Honestly, I wasn’t thinking the latter. It entered my mind and I smiled. I’m not totally clueless to how this works. More often than not, nothing will arrive. But, not in my case – I was so confident about the proposal, I knew I just had to continue the waiting game. Though, I did get concerned last week when I heard about a tragedy – but I won’t go into that today.

In the meantime, I asked a question on one of the AbsoluteWrite threads.

One person responded with:

“Not to burst any bubbles, but it's best to entertain a healthy pessimism regarding any specific submission. As a percentage, very little gets published compared to what gets submitted, and it's probably best to find yourself surprised on the upside later if they get back to you.”

Ok – that’s fine. I agree with that. But, then she went on to say:

As to the more general sense, best is to find a few people whose opinions you respect (a good writing group is helpful) and try to get an assessment of whether you're talented enough to pursue it further or whether you're being self-delusional. And remember not to shoot the messenger.”

There it was – a statement from one of the judges. At least it was a kind statement.

But, here I was – an American-Idol-type writer – reacting to the statement.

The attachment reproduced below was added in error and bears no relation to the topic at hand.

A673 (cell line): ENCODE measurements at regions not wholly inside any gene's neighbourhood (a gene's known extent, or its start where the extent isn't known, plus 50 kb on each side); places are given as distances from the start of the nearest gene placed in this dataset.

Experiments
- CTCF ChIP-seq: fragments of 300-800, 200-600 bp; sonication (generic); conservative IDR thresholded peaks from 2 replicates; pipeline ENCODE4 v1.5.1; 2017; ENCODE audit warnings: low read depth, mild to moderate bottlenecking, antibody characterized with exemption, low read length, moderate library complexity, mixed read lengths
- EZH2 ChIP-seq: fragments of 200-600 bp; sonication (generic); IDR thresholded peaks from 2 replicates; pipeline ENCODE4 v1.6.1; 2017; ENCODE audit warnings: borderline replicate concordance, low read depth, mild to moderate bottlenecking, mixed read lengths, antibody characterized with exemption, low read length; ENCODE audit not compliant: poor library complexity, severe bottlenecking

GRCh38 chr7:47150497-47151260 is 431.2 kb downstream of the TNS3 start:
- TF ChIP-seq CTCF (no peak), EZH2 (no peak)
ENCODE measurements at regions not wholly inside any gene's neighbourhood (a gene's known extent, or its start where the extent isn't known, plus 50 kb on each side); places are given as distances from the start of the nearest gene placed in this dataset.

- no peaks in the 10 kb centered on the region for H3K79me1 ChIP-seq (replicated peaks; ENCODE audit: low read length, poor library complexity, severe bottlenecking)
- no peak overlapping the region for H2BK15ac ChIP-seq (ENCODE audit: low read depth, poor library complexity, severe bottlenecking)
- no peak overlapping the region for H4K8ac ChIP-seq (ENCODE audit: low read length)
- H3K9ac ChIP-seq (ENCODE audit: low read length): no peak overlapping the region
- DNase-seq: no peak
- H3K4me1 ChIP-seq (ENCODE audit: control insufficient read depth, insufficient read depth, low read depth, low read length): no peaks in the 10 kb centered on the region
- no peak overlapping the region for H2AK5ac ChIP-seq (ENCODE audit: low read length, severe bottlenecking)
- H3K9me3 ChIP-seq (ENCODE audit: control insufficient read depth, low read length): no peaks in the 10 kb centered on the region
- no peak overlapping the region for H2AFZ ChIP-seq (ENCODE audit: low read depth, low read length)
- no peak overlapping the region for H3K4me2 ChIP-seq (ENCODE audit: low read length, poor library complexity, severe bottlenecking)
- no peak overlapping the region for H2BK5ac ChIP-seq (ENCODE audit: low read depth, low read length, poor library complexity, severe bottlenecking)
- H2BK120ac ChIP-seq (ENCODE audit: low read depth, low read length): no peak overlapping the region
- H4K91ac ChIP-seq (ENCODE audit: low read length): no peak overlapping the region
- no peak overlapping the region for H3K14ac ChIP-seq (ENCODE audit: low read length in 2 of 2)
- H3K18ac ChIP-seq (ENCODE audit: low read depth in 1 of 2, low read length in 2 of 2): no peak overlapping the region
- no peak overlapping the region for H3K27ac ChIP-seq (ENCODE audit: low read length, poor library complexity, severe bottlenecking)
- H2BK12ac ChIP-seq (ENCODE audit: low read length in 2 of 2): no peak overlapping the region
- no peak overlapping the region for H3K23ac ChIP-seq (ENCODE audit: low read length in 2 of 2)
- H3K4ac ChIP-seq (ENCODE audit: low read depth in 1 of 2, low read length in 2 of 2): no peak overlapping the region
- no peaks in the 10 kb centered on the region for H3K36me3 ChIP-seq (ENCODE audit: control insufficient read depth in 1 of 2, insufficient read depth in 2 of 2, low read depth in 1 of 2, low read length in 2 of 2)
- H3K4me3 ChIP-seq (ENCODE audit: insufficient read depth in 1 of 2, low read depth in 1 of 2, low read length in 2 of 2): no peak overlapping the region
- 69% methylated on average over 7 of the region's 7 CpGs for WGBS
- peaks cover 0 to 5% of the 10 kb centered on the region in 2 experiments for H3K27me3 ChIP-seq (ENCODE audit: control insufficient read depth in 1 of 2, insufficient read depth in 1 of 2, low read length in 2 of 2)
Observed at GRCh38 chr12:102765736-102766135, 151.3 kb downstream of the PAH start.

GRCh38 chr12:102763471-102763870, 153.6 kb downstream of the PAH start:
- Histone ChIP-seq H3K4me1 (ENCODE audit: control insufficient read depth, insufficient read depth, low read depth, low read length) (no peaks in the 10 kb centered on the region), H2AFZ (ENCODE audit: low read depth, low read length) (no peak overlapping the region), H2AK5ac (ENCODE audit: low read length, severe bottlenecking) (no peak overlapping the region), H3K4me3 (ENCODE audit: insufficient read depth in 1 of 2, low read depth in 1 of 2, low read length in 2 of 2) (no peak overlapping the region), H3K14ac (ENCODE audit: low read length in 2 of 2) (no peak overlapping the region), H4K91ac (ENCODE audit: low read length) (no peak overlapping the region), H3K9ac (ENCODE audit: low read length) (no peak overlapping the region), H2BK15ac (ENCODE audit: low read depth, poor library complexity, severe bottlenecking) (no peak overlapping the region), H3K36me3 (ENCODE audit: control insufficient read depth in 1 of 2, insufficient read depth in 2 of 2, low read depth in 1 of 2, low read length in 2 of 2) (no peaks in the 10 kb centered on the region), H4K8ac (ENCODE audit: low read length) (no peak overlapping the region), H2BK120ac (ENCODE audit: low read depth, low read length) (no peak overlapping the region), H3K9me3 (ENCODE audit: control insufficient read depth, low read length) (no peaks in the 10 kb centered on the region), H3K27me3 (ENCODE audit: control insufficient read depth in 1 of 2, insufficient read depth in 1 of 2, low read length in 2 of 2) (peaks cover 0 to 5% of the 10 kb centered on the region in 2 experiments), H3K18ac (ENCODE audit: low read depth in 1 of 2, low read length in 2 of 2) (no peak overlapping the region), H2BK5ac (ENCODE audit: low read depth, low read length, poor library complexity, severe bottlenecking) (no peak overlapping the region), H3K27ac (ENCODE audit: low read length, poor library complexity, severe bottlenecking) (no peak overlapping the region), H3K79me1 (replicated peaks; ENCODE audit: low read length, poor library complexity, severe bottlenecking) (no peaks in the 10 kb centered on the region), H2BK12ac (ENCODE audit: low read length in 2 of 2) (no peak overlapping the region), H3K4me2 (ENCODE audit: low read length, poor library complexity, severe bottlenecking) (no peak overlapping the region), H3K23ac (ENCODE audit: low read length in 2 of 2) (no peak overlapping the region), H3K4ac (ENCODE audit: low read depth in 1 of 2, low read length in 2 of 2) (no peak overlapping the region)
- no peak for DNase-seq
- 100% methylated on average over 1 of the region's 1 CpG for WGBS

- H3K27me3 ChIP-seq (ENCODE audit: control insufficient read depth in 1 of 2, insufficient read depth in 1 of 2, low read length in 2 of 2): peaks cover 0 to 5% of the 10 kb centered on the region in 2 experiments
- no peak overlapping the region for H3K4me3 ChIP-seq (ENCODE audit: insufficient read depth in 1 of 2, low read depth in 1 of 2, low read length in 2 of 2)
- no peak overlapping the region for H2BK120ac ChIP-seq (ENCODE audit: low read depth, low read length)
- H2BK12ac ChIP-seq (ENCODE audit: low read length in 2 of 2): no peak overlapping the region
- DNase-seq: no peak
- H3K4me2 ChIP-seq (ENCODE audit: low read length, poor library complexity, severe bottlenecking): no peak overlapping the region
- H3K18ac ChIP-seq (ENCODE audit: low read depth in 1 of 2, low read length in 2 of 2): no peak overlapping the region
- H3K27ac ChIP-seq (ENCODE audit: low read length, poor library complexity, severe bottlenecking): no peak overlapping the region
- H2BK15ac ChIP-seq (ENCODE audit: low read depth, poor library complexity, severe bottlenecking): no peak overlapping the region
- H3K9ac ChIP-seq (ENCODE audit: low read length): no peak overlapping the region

WHAT??? What do you mean, "am I talented enough to pursue it further?" And what is this about being Self-delusional? Phooey!

(Remember, don’t shoot the messenger)

I didn’t.

One of the things I am known for is that I am always telling everyone: “Don’t ever let go of your dream.” One of my dreams is to be published in magazines. I believe it will happen. And, if it doesn't happen this month, there's always next month.

Until then, I’ll be right here – writing. And watching American Idol.
And, for all of you new writers -- you have to get Jenna Glatzer's Freelance Writing book. You'll be glad you did and when it is your turn to perform before the judges -- you can smile and feel confident that you've been coached by a professional.


  1. I think we all have that American Idol in us... look at William Hung -- he was so bad but people love him. Anyway, I think eventually people could tell if they were good or bad. Great writers write bad stuff, too, but in general, they know they're good and the WHOLE body of work speaks the truth. But get readers -- definitely. Get second opinions!

  2. Pshaw.
    Readers will give you confidence, but if what you need is confidence, you probably want to avoid writers groups and forums. There ought to be a warning above the links to most writer's forums:

    Here there be dragons.

    p.s. Nothing wrong with needing a little confidence. I lined up 10 early readers while I worked on Transit Gloria. I specifically stayed away from family, and the only friends I gave the ms to were professionals (a writer and two editors).

  3. Anonymous10:17 AM

    Oddly enough, I think some writers need the opposite - someone to tell them they can write.

    You're right, of course - I think we're often deluded about our true potential, which ever way it falls.